J Voice. 2023 Mar 10:S0892-1997(23)00005-X. doi: 10.1016/j.jvoice.2023.01.005. Online ahead of print.
OBJECTIVES: The primary aim was to compare two methods for perceptual evaluation of voice – paired comparison (PC) and visual analog scale (VAS) ratings. Secondary aims were to assess the correspondence between two dimensions of voice- overall severity of voice quality and resonant voice, and to investigate the influence of rater experience on perceptual rating scores and rating confidence scores.
STUDY DESIGN: Experimental design.
METHODS: Voice samples from six children (pre and post therapy) were rated by 15 Speech-Language Pathologists specialized in voice. Raters completed four tasks corresponding to the two rating methods and voice qualities: PC-severity, PC-resonance, VAS-severity, and VAS-resonance. For PC tasks, raters chose the better of two voice samples (better voice quality or better resonance, depending on the task) and indicated the degree of confidence in each choice. Rating and confidence score were combined to produce a number on a 1-10 scale (PC-confidence adjusted). VAS ratings involved rating voices on a scale for degree of severity and resonance, respectively.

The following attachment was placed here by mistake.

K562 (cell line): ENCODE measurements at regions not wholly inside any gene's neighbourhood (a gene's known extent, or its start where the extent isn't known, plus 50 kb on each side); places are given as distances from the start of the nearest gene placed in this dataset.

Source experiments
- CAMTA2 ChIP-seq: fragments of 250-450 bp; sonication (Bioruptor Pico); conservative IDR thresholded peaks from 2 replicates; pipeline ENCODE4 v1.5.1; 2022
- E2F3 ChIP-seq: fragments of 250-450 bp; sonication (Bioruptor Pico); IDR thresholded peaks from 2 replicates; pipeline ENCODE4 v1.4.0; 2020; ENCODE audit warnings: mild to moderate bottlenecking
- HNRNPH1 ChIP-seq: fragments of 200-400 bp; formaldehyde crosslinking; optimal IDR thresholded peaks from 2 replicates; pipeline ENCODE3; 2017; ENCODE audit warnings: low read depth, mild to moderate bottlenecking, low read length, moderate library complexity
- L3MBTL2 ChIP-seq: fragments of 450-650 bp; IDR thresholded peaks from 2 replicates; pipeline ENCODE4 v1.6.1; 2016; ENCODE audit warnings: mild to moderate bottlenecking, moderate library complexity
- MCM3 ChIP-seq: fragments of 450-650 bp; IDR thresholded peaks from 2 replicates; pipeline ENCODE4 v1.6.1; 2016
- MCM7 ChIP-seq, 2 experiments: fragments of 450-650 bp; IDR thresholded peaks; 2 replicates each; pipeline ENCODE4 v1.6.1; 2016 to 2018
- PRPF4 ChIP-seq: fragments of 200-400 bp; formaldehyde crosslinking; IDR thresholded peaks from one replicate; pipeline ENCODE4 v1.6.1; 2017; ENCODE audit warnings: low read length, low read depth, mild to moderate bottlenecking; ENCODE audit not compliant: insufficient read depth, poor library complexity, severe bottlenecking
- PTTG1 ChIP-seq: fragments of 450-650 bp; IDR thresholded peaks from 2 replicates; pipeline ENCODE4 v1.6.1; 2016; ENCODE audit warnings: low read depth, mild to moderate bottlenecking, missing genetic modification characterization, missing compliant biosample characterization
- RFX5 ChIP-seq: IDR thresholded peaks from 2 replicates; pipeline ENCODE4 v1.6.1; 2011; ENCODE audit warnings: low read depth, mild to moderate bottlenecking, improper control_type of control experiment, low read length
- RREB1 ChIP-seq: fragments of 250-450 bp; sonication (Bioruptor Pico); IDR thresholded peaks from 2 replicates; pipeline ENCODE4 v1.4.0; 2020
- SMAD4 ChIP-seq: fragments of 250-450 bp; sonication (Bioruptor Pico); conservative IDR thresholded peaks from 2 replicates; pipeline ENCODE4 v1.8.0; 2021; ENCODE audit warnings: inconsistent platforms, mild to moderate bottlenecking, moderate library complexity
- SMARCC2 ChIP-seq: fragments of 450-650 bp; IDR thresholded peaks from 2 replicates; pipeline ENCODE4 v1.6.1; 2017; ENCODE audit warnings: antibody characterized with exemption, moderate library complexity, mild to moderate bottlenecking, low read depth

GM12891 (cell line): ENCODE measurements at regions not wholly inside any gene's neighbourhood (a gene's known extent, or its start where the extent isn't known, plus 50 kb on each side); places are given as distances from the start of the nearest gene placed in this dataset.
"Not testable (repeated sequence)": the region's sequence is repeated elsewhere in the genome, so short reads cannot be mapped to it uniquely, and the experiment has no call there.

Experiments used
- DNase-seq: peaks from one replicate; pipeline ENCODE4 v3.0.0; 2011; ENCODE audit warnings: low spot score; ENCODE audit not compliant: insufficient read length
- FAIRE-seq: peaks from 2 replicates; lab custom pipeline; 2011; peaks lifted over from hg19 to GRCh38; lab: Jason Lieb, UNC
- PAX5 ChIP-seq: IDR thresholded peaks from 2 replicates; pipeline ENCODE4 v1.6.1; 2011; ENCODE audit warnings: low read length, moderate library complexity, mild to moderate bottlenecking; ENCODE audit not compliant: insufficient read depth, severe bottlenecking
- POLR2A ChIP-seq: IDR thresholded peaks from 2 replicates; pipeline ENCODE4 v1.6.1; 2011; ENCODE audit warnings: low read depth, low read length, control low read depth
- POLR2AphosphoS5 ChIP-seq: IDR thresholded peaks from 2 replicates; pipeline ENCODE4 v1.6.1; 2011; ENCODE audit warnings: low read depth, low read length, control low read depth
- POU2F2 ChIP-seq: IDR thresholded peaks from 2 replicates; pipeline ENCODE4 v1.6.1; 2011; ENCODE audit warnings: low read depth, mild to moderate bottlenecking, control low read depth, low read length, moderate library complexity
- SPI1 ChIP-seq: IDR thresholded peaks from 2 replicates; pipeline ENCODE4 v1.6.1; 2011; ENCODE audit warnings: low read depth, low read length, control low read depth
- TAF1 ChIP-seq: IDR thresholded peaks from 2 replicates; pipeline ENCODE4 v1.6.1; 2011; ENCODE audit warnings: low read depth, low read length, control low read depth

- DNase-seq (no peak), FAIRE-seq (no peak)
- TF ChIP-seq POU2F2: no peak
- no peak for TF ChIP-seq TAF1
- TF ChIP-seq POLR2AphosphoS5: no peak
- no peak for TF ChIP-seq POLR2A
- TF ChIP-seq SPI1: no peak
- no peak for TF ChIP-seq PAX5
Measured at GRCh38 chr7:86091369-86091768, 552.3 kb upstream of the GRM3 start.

RESULTS: PC-confidence adjusted and VAS ratings were moderately correlated for overall severity and also vocal resonance. VAS ratings were normally distributed and had greater rater consistency than PC-confidence adjusted ratings. VAS scores reliably predicted binary PC choices (choice of voice sample only). Overall severity and vocal resonance were weakly correlated and rater experience was not linearly related to rating scores or confidence.
CONCLUSIONS: Results suggest that the VAS rating method holds advantages over PC, including normally distributed ratings, superior consistency of ratings, and the ability to provide more finely grained detail regarding the auditory perception of voice. Overall severity and vocal resonance were not redundant in the current data set, suggesting that resonant voice and overall severity are not isomorphic. Finally, the number of years of clinical experience was not linearly related to perceptual ratings or rating confidence.